“Anytime you miss the playoffs, it should hurt,” Collins allowed. “When anytime the season is over and you go home and you turn on the playoff games and you’re not part of it, that should be very painful. All the guys want to make the playoffs. There’s not a guy in our locker room that doesn’t want to be in the playoffs. Our guys, I feel badly for them, what they’ve had to go through this year with the injuries and everything like that has been very tough. We’ve lost Jrue for some games and Thad the games he missed I think we were 1-9. We lost Swaggy. We lost two starters. We traded away a lot.

"You know, the plans that we had this year for this season, we really haven’t been able to see that. There’s no excuses. Nobody is going to make any excuses for anybody. We just haven’t had a chance to see that. I think our guys have done a nice job fighting through that. They’ve given all they can give.”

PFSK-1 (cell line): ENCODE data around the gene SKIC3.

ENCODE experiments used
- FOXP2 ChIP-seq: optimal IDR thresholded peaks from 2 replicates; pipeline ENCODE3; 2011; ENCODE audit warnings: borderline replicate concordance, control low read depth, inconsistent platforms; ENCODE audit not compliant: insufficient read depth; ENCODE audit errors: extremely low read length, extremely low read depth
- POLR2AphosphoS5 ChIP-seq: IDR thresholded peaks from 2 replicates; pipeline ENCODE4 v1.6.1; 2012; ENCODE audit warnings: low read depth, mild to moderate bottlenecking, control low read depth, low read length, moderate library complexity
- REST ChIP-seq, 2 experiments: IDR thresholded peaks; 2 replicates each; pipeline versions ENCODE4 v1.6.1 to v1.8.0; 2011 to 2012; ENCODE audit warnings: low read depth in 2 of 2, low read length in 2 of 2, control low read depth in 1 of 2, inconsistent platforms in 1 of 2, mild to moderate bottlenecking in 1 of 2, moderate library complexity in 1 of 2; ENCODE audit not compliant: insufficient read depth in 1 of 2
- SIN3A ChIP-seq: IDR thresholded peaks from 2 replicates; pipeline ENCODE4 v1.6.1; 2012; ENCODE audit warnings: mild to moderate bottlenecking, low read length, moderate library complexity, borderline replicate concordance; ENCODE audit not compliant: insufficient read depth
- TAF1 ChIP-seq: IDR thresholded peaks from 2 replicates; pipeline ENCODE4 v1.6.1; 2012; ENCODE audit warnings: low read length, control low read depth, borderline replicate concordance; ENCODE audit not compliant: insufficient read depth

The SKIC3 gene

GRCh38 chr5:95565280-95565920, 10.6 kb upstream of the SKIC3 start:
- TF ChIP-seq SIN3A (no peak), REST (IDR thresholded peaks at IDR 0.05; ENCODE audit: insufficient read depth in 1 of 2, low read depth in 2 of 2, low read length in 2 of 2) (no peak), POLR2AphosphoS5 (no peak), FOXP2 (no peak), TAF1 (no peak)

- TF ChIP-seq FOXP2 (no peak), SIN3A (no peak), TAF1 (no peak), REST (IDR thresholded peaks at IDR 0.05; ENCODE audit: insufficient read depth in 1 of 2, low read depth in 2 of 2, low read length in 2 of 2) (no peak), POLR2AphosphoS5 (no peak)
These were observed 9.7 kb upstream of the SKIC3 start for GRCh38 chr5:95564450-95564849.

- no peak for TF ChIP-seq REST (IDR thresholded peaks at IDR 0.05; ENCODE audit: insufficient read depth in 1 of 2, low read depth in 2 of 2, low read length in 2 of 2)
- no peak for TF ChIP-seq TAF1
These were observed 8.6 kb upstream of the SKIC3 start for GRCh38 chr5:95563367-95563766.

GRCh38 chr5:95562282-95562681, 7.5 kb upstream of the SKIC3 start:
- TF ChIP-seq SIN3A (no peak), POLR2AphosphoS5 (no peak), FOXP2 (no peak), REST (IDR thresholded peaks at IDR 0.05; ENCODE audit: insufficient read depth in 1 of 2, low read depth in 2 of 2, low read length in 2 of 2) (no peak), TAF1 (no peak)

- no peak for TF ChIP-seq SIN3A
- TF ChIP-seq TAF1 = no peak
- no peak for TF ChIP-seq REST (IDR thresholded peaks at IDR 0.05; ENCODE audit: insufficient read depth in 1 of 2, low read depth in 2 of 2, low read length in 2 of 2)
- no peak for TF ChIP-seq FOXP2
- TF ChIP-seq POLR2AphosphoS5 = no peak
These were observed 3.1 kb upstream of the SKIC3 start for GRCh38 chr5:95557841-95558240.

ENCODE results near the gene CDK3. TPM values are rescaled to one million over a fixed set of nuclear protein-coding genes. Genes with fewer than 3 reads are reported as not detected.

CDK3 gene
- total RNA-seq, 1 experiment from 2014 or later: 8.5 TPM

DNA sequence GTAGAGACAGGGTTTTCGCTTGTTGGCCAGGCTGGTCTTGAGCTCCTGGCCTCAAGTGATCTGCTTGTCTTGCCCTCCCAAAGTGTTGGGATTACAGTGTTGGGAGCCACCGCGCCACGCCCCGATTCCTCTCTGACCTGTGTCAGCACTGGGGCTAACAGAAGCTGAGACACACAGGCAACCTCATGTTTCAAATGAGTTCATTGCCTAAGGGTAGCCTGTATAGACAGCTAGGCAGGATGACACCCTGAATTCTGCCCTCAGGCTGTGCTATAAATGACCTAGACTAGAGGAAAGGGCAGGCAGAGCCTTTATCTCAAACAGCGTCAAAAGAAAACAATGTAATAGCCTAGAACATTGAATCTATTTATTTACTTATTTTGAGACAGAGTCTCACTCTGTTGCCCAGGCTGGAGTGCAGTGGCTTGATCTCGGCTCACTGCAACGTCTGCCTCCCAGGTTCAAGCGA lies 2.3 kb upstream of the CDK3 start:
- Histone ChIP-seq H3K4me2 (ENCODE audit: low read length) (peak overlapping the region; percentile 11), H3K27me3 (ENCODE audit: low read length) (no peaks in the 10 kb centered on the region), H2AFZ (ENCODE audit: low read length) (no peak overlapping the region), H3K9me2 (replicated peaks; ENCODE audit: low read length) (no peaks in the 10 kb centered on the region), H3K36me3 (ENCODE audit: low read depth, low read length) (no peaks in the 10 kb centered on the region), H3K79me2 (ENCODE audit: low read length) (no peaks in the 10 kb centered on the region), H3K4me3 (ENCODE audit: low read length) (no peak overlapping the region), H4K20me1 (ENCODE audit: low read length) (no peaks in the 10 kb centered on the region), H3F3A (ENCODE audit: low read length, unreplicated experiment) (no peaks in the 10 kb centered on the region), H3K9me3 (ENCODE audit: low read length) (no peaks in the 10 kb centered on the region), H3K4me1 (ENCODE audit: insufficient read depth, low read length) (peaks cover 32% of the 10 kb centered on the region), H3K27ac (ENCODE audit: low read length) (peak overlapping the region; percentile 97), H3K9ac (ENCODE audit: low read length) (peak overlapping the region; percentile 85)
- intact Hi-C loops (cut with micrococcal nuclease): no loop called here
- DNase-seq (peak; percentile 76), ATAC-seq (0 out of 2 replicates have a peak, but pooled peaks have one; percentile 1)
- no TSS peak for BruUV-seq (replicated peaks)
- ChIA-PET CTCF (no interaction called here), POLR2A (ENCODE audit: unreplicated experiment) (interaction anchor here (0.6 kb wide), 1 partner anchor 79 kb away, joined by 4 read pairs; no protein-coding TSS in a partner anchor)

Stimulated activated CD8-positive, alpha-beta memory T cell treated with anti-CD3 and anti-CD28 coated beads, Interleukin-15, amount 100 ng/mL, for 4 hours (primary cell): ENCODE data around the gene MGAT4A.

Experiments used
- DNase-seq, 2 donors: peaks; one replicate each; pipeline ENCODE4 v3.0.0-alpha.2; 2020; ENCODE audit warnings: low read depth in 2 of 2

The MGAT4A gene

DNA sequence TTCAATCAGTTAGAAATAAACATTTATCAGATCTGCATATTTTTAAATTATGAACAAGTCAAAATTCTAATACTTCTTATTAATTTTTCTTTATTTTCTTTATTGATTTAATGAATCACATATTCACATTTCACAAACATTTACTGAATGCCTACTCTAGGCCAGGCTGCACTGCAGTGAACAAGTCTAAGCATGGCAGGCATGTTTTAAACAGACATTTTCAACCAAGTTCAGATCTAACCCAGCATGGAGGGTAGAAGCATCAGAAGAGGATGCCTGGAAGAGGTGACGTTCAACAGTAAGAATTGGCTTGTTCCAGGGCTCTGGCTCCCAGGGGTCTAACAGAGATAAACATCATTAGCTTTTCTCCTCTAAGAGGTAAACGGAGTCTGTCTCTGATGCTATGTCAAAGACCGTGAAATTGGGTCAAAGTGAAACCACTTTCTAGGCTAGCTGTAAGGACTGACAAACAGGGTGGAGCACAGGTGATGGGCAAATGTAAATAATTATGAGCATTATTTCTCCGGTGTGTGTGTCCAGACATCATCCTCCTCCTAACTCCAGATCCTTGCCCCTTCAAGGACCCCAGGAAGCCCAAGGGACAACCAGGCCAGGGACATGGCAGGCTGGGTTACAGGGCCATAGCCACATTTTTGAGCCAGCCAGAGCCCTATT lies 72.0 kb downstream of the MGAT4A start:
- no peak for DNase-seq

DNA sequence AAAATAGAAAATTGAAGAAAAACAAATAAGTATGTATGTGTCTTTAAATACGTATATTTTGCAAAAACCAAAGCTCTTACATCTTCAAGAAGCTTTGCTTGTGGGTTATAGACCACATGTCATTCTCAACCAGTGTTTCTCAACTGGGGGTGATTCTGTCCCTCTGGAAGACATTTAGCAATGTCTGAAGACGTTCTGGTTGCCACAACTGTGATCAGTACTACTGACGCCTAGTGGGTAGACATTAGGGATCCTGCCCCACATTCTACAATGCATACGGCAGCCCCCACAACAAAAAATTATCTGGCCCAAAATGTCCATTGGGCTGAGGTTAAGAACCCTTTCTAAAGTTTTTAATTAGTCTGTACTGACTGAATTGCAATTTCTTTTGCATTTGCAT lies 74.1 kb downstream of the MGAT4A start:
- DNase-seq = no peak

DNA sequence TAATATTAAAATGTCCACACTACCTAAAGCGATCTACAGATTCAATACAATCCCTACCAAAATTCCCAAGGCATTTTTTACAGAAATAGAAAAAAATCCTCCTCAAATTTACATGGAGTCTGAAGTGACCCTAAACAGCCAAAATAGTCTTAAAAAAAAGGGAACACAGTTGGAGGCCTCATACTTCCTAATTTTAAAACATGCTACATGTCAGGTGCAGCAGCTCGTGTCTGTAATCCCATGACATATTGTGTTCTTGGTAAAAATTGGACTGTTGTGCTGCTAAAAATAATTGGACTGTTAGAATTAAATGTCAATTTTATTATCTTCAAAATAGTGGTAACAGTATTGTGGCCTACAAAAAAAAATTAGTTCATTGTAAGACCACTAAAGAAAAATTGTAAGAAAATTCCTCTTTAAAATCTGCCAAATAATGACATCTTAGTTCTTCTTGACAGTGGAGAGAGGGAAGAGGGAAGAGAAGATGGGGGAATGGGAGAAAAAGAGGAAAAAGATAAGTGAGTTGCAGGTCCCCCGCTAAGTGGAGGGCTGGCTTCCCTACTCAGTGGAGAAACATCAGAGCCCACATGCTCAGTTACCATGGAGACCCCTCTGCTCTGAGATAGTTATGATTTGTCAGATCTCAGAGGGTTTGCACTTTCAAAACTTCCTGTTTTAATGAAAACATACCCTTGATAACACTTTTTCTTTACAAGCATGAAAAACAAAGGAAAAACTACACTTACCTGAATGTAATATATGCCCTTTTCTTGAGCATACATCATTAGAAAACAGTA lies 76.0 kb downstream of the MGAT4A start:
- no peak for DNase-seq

Report: Nerlens Noel upset with Sixers' situation at center

Report: Nerlens Noel upset with Sixers' situation at center

After being in the middle of trade rumors over the last few months, Nerlens Noel appears to frustrated with his situation with the Sixers, according to the Inquirer's Keith Pompey.

The Sixers have three starting-caliber centers — Noel, Jahlil Okafor and Joel Embiid, who's now healthy — heading into this season.

"I think it's just silly," Noel told Pompey. "With the departure of [former general manager and president] Sam Hinkie, I would have figured that management would be able to set something done this summer.

"Don't get me wrong. We all get along great on the court and off the court. But at the end of the day, it's like having three starting quarterbacks. It doesn't make any sense.

"And it's just not going to work to anybody's advantage having that on the same team. That's how I'm looking at it. I'm not opposed to anything, but things need to be situated."